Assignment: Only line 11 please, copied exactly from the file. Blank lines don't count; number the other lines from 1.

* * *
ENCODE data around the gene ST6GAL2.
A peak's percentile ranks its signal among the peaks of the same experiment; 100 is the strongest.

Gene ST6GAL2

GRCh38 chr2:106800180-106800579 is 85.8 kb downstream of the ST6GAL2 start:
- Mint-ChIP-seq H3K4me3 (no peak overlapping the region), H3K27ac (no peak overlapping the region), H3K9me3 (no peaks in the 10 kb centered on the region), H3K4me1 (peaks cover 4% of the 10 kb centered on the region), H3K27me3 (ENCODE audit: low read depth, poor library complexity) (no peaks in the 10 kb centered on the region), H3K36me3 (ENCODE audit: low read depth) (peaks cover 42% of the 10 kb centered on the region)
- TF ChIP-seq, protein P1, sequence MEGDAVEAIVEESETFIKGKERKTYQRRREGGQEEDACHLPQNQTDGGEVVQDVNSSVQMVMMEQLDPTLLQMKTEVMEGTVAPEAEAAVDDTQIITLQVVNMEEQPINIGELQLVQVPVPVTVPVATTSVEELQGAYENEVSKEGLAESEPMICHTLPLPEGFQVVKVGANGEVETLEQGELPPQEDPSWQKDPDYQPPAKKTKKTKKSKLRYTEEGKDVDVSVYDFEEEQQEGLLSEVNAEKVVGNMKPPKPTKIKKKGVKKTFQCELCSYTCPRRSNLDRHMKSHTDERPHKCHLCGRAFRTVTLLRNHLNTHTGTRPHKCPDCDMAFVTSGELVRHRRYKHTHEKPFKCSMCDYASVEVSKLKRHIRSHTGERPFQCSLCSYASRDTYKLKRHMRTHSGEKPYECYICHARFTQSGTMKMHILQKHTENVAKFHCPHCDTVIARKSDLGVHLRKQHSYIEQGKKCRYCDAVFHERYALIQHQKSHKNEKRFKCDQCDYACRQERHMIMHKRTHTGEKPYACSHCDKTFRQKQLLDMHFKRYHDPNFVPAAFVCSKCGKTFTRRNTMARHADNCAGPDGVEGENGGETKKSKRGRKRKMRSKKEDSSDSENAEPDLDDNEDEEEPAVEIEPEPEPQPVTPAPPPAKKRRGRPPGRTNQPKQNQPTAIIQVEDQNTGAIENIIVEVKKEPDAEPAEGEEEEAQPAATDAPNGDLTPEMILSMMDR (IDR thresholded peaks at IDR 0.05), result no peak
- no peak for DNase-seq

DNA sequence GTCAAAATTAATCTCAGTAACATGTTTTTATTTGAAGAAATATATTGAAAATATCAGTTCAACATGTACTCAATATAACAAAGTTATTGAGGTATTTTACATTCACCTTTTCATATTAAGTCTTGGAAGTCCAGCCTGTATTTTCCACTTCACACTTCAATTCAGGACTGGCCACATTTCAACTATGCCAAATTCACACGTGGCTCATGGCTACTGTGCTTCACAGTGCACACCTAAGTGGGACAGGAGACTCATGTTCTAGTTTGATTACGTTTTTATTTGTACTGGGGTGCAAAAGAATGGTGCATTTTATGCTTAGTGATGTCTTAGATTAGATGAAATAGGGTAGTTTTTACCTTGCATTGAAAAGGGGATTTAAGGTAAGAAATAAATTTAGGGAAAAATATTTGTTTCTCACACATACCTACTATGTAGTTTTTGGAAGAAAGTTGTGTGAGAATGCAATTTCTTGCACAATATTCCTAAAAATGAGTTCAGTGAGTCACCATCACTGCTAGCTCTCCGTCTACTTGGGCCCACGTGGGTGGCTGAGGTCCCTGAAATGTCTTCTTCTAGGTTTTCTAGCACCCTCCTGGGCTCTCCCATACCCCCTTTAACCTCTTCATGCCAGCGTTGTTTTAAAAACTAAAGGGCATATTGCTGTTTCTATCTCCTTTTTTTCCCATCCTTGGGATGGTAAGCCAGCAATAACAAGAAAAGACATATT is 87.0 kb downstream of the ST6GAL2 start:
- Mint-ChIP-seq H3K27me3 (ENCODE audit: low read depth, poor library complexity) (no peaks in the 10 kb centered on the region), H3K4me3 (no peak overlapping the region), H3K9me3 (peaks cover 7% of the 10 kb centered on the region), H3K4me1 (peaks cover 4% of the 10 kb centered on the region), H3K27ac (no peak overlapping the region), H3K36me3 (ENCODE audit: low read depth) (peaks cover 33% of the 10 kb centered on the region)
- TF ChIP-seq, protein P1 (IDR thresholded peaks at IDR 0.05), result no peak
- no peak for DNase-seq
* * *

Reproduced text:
- no peak for DNase-seq